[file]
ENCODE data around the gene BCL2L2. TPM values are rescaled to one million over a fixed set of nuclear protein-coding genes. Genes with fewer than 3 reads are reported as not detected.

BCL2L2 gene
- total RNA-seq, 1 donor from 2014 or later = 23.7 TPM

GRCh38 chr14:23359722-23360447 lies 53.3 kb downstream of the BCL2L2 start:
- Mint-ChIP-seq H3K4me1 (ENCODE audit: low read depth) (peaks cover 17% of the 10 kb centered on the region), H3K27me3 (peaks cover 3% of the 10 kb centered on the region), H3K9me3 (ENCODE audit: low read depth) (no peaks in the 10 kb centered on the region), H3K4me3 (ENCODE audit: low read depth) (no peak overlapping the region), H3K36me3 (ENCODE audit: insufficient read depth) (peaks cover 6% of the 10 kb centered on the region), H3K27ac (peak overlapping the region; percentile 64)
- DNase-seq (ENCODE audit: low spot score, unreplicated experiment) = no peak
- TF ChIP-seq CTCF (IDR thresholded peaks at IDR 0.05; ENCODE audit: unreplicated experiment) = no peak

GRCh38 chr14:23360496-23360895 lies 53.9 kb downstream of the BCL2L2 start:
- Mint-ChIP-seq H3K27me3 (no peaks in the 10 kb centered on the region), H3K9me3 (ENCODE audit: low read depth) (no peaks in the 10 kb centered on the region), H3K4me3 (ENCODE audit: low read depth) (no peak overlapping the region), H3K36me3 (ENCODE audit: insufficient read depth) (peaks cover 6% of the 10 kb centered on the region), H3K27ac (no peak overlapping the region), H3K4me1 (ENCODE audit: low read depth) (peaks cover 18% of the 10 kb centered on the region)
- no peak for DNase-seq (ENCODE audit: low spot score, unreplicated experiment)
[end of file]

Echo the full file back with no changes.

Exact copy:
ENCODE data around the gene BCL2L2. TPM values are rescaled to one million over a fixed set of nuclear protein-coding genes. Genes with fewer than 3 reads are reported as not detected.

BCL2L2 gene
- total RNA-seq, 1 donor from 2014 or later = 23.7 TPM

GRCh38 chr14:23359722-23360447 lies 53.3 kb downstream of the BCL2L2 start:
- Mint-ChIP-seq H3K4me1 (ENCODE audit: low read depth) (peaks cover 17% of the 10 kb centered on the region), H3K27me3 (peaks cover 3% of the 10 kb centered on the region), H3K9me3 (ENCODE audit: low read depth) (no peaks in the 10 kb centered on the region), H3K4me3 (ENCODE audit: low read depth) (no peak overlapping the region), H3K36me3 (ENCODE audit: insufficient read depth) (peaks cover 6% of the 10 kb centered on the region), H3K27ac (peak overlapping the region; percentile 64)
- DNase-seq (ENCODE audit: low spot score, unreplicated experiment) = no peak
- TF ChIP-seq CTCF (IDR thresholded peaks at IDR 0.05; ENCODE audit: unreplicated experiment) = no peak

GRCh38 chr14:23360496-23360895 lies 53.9 kb downstream of the BCL2L2 start:
- Mint-ChIP-seq H3K27me3 (no peaks in the 10 kb centered on the region), H3K9me3 (ENCODE audit: low read depth) (no peaks in the 10 kb centered on the region), H3K4me3 (ENCODE audit: low read depth) (no peak overlapping the region), H3K36me3 (ENCODE audit: insufficient read depth) (peaks cover 6% of the 10 kb centered on the region), H3K27ac (no peak overlapping the region), H3K4me1 (ENCODE audit: low read depth) (peaks cover 18% of the 10 kb centered on the region)
- no peak for DNase-seq (ENCODE audit: low spot score, unreplicated experiment)